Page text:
Whether you are an elite level athlete or simply just someone who enjoys playing sports, your nutrition can have a significant impact on the way you perform, the quality of our performance and recovery. For young athletes the importance of eating a healthy balanced diet is increased as a body of a young athlete is undergoing the development process, as well as the demands of physical activity.
We work with grassroots sports club to elite level academies.
Our in-house certified Nutrition Expert Rachel answers some of the FAQs that coaches and parents ask us often.
Is there a specific diet young athlete should be following?
There isn’t a specific set diet which athletes are recommended to follow however, the right nutrition will support performance and recovery. When it comes to athletes there are several factors such as intensity, age, body weight, training frequency and goals. These factors can help you determine your nutritional needs. An example carbohydrate requirement are increased endurance athletes to provide energy and improve glycogen storage. Whilst protein requirements are increased for strength athletes to support the growth of muscle. When we engage in physically activity, we have higher energy requirements because about body is using up more energy. Therefore, eating smaller meals frequently with snacks in between is recommended.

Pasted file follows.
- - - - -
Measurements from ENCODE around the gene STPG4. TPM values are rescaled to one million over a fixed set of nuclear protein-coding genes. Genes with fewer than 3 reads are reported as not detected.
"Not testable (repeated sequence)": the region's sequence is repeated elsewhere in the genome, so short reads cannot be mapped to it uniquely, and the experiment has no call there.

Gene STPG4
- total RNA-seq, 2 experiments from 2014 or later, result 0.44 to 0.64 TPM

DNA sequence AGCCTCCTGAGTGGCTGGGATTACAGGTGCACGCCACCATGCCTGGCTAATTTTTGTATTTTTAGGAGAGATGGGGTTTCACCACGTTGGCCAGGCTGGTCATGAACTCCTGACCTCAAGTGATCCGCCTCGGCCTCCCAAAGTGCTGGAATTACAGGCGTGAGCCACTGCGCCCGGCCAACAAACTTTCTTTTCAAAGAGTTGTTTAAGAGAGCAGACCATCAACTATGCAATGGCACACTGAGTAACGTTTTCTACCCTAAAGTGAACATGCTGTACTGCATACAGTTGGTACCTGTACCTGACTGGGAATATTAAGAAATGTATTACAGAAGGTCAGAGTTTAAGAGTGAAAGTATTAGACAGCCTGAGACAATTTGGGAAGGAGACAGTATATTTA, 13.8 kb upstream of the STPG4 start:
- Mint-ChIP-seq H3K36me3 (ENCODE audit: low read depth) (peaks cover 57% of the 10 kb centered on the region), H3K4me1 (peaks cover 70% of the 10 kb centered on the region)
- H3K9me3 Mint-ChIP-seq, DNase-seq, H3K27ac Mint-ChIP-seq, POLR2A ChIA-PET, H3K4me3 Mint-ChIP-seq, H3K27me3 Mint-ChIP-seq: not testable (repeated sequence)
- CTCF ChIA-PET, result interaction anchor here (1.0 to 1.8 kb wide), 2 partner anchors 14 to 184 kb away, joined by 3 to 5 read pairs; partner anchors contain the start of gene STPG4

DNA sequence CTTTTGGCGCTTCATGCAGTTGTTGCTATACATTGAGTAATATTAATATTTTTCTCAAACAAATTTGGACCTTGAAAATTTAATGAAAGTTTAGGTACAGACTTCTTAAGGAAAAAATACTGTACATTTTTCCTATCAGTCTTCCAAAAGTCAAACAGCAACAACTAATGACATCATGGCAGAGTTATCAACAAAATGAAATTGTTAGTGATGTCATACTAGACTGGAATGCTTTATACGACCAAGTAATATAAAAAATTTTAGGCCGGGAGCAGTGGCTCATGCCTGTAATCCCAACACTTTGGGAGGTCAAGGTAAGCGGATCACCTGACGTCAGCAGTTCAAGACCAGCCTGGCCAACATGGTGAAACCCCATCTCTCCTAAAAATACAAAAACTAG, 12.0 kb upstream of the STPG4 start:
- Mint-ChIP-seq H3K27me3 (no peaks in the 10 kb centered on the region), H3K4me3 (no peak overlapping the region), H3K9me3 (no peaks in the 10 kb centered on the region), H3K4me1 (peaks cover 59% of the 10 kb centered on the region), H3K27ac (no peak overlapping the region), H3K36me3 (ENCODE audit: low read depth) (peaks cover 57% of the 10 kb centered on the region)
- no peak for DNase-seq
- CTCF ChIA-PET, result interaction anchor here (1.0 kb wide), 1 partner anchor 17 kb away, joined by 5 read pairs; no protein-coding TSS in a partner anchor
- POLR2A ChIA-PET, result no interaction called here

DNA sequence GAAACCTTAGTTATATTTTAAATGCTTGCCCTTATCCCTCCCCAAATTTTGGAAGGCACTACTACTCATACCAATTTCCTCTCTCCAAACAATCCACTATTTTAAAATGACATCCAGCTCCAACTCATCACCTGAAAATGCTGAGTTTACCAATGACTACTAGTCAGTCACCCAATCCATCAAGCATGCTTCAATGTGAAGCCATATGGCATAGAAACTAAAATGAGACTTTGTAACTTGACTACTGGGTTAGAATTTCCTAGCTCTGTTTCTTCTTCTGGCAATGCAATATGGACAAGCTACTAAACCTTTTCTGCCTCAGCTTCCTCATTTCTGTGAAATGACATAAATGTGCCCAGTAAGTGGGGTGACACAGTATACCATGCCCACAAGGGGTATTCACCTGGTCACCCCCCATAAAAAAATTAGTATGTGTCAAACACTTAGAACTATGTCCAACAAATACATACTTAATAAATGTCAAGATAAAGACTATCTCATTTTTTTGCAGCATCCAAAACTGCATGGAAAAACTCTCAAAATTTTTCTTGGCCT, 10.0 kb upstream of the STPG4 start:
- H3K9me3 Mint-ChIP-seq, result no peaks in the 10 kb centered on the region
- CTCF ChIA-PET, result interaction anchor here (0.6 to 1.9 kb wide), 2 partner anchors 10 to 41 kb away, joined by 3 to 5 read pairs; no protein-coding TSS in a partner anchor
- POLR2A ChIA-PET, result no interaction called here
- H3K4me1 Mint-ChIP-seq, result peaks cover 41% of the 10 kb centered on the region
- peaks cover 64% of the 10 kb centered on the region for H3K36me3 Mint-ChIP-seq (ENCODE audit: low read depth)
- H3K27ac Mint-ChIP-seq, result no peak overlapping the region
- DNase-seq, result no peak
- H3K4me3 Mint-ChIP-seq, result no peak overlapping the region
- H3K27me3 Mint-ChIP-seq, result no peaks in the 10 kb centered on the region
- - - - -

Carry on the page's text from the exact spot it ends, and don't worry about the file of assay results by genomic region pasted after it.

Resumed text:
What foods can help a young athlete ensure they getting the right amount of nutrients and fuel?
A young athlete should be incorporating each of the food groups (carbohydrates, protein and essential fats) into each meal every day. Five to six small balanced meals with snacks in between should be more than enough to sustain a young athlete energy and nutrient requirements. Eating lighter meals every 3-4 hours as opposed to 3 larger meals will ensure you don’t feel sluggish during training, as it can be harder to perform well after a heavy meal.